This paper proposes an innovative method for selection of measurement sets in static parameter identification of concrete or steel bridges. This method is proved as a systematic tool to address the first steps of Structural System Identification procedures by observability techniques: the selection of adequate measurement sets. The observability trees show graphically how the unknown estimates are successively calculated throughout the recursive process of the observability analysis. The observability trees can be proved as an intuitive and powerful tool for measurement selection in beam bridges that can also be applied in complex structures, such as cable-stayed bridges. Nevertheless, in these structures, the strong link among structural parameters advises to assume a set of simplifications to increase the tree intuitiveness. In addition, a set of guidelines are provided to facilitate the representation of the observability trees in this kind of structures. These guidelines are applied in bridges of growing complexity to explain how the characteristics of the geometry of the structure (e.g. deck inclination, type of pylon-deck connection, or the existence of stay cables) affect the observability trees. The importance of the observability trees is justified by a statistical analysis of measurement sets randomly selected. This study shows that, in the analyzed structure, the probability of selecting an adequate measurement set with a minimum number of measurements at random is practically negligible. Furthermore, even bigger measurement sets might not provide adequate SSI of the unknown parameters. Finally, to show the potential of the observability trees, a large-scale concrete cable-stayed bridge is also analyzed. The comparison with the number of measurements required in the literature shows again the advantages of using the proposed method.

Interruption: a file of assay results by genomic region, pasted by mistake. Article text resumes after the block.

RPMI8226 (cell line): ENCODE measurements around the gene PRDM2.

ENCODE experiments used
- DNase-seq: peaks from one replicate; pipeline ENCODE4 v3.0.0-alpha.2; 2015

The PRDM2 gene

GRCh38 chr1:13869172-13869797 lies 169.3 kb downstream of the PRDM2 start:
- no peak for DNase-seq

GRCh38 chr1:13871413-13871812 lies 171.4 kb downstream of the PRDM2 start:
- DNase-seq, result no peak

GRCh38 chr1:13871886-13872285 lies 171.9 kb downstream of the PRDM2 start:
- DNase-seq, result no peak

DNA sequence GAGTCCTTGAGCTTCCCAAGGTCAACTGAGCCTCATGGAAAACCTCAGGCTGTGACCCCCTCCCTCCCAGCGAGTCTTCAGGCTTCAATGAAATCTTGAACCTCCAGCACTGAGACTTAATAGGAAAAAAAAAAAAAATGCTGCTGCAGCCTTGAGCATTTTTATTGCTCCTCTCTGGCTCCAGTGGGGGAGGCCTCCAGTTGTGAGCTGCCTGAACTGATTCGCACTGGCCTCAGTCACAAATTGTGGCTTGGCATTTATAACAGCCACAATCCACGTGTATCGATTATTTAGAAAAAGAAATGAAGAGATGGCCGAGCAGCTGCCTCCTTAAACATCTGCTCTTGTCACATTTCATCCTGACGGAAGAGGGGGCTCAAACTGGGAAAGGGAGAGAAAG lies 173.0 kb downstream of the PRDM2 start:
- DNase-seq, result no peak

Cable-stayed bridges can be rarely built on a single construction stage and staggered construction is commonly used. The effects of this staggered construction are not only economical as they might also play an important role in the structural behaviour in service. Despite of this importance, these effects are rarely included into the definition of the structural response in service. In order to fill this gap, this paper deals with the effects in service of the staggered erection of steel cable-stayed bridges built on temporary supports. To do so, a criterion based on the minimization of the bending energy in terms of stay forces is applied to several cable-stayed bridges. This study shows the importance of the existence of the pylon-deck connection as well as the number and location of both construction joints and temporary supports during staggered erection.
Lozano-Galant, J.A.; Ruiz-Ripoll, L.; Paya-Zaforteza, I.; Turmo, J. Baltic journal of road and bridge engineering Vol. 9, num. 4, p. 241-250 DOI: 10.3846/bjrbe.2014.30 Data de publicació: 2014-12 Article en revista